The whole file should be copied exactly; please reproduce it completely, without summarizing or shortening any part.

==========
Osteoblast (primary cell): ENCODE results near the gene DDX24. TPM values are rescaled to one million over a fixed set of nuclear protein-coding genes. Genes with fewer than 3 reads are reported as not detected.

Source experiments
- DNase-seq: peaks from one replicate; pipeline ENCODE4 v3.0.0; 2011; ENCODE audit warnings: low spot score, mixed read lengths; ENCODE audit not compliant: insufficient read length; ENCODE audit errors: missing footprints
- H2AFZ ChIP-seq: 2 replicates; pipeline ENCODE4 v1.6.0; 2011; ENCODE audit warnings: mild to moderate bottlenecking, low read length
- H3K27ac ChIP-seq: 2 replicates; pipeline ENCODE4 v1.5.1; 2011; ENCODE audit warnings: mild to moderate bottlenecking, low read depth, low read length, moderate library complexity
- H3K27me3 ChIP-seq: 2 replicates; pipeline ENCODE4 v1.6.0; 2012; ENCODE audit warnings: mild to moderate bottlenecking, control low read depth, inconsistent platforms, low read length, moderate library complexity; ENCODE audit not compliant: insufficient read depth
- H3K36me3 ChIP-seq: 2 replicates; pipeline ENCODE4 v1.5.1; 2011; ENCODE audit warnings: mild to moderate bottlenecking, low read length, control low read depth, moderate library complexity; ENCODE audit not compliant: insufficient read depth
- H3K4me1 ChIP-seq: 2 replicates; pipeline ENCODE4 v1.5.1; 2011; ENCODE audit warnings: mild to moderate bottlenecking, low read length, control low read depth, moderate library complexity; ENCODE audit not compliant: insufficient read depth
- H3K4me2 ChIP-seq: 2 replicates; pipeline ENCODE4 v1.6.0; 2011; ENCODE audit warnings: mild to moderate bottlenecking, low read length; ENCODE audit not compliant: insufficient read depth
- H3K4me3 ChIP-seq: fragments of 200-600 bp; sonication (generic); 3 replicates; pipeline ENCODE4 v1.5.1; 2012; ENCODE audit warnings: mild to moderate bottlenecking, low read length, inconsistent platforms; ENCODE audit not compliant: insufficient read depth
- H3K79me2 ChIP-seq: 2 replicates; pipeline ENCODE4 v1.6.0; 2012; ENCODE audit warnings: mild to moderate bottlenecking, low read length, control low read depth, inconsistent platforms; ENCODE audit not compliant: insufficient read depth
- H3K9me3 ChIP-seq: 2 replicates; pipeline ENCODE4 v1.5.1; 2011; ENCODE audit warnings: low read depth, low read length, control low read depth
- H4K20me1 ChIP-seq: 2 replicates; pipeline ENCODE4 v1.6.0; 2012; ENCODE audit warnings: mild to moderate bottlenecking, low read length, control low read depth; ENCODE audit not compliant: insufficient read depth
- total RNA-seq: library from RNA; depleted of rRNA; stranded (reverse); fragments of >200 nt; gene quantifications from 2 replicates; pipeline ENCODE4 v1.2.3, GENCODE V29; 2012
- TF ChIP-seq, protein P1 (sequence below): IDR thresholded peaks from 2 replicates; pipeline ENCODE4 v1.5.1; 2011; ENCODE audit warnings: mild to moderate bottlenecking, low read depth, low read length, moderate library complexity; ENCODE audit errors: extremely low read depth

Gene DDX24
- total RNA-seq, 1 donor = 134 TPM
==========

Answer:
Osteoblast (primary cell): ENCODE results near the gene DDX24. TPM values are rescaled to one million over a fixed set of nuclear protein-coding genes. Genes with fewer than 3 reads are reported as not detected.

Source experiments
- DNase-seq: peaks from one replicate; pipeline ENCODE4 v3.0.0; 2011; ENCODE audit warnings: low spot score, mixed read lengths; ENCODE audit not compliant: insufficient read length; ENCODE audit errors: missing footprints
- H2AFZ ChIP-seq: 2 replicates; pipeline ENCODE4 v1.6.0; 2011; ENCODE audit warnings: mild to moderate bottlenecking, low read length
- H3K27ac ChIP-seq: 2 replicates; pipeline ENCODE4 v1.5.1; 2011; ENCODE audit warnings: mild to moderate bottlenecking, low read depth, low read length, moderate library complexity
- H3K27me3 ChIP-seq: 2 replicates; pipeline ENCODE4 v1.6.0; 2012; ENCODE audit warnings: mild to moderate bottlenecking, control low read depth, inconsistent platforms, low read length, moderate library complexity; ENCODE audit not compliant: insufficient read depth
- H3K36me3 ChIP-seq: 2 replicates; pipeline ENCODE4 v1.5.1; 2011; ENCODE audit warnings: mild to moderate bottlenecking, low read length, control low read depth, moderate library complexity; ENCODE audit not compliant: insufficient read depth
- H3K4me1 ChIP-seq: 2 replicates; pipeline ENCODE4 v1.5.1; 2011; ENCODE audit warnings: mild to moderate bottlenecking, low read length, control low read depth, moderate library complexity; ENCODE audit not compliant: insufficient read depth
- H3K4me2 ChIP-seq: 2 replicates; pipeline ENCODE4 v1.6.0; 2011; ENCODE audit warnings: mild to moderate bottlenecking, low read length; ENCODE audit not compliant: insufficient read depth
- H3K4me3 ChIP-seq: fragments of 200-600 bp; sonication (generic); 3 replicates; pipeline ENCODE4 v1.5.1; 2012; ENCODE audit warnings: mild to moderate bottlenecking, low read length, inconsistent platforms; ENCODE audit not compliant: insufficient read depth
- H3K79me2 ChIP-seq: 2 replicates; pipeline ENCODE4 v1.6.0; 2012; ENCODE audit warnings: mild to moderate bottlenecking, low read length, control low read depth, inconsistent platforms; ENCODE audit not compliant: insufficient read depth
- H3K9me3 ChIP-seq: 2 replicates; pipeline ENCODE4 v1.5.1; 2011; ENCODE audit warnings: low read depth, low read length, control low read depth
- H4K20me1 ChIP-seq: 2 replicates; pipeline ENCODE4 v1.6.0; 2012; ENCODE audit warnings: mild to moderate bottlenecking, low read length, control low read depth; ENCODE audit not compliant: insufficient read depth
- total RNA-seq: library from RNA; depleted of rRNA; stranded (reverse); fragments of >200 nt; gene quantifications from 2 replicates; pipeline ENCODE4 v1.2.3, GENCODE V29; 2012
- TF ChIP-seq, protein P1 (sequence below): IDR thresholded peaks from 2 replicates; pipeline ENCODE4 v1.5.1; 2011; ENCODE audit warnings: mild to moderate bottlenecking, low read depth, low read length, moderate library complexity; ENCODE audit errors: extremely low read depth

Gene DDX24
- total RNA-seq, 1 donor = 134 TPM